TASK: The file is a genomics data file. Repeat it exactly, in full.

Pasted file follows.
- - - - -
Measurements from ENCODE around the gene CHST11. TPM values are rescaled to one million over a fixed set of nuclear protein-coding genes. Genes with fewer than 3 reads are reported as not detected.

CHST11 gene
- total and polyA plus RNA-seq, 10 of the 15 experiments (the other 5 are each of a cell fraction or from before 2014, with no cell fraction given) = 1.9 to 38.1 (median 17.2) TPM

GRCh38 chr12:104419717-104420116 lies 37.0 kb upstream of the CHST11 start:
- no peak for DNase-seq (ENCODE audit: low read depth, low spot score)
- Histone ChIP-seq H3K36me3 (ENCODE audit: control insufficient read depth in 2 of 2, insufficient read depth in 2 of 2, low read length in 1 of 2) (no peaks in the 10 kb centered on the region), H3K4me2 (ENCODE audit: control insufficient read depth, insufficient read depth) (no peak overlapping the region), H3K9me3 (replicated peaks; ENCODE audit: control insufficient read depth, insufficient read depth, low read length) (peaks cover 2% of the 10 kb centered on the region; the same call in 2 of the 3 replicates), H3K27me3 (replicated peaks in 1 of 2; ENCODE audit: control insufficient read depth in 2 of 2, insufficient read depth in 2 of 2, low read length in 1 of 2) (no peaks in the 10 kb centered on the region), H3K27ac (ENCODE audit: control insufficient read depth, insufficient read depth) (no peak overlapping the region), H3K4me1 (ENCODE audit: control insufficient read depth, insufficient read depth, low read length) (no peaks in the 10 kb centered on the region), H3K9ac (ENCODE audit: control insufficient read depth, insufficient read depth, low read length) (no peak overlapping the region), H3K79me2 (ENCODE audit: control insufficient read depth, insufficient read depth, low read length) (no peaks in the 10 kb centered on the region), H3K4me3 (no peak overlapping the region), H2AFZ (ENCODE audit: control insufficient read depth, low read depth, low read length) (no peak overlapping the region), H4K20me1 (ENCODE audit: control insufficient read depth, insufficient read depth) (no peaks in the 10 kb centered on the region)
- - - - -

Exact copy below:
Measurements from ENCODE around the gene CHST11. TPM values are rescaled to one million over a fixed set of nuclear protein-coding genes. Genes with fewer than 3 reads are reported as not detected.

CHST11 gene
- total and polyA plus RNA-seq, 10 of the 15 experiments (the other 5 are each of a cell fraction or from before 2014, with no cell fraction given) = 1.9 to 38.1 (median 17.2) TPM

GRCh38 chr12:104419717-104420116 lies 37.0 kb upstream of the CHST11 start:
- no peak for DNase-seq (ENCODE audit: low read depth, low spot score)
- Histone ChIP-seq H3K36me3 (ENCODE audit: control insufficient read depth in 2 of 2, insufficient read depth in 2 of 2, low read length in 1 of 2) (no peaks in the 10 kb centered on the region), H3K4me2 (ENCODE audit: control insufficient read depth, insufficient read depth) (no peak overlapping the region), H3K9me3 (replicated peaks; ENCODE audit: control insufficient read depth, insufficient read depth, low read length) (peaks cover 2% of the 10 kb centered on the region; the same call in 2 of the 3 replicates), H3K27me3 (replicated peaks in 1 of 2; ENCODE audit: control insufficient read depth in 2 of 2, insufficient read depth in 2 of 2, low read length in 1 of 2) (no peaks in the 10 kb centered on the region), H3K27ac (ENCODE audit: control insufficient read depth, insufficient read depth) (no peak overlapping the region), H3K4me1 (ENCODE audit: control insufficient read depth, insufficient read depth, low read length) (no peaks in the 10 kb centered on the region), H3K9ac (ENCODE audit: control insufficient read depth, insufficient read depth, low read length) (no peak overlapping the region), H3K79me2 (ENCODE audit: control insufficient read depth, insufficient read depth, low read length) (no peaks in the 10 kb centered on the region), H3K4me3 (no peak overlapping the region), H2AFZ (ENCODE audit: control insufficient read depth, low read depth, low read length) (no peak overlapping the region), H4K20me1 (ENCODE audit: control insufficient read depth, insufficient read depth) (no peaks in the 10 kb centered on the region)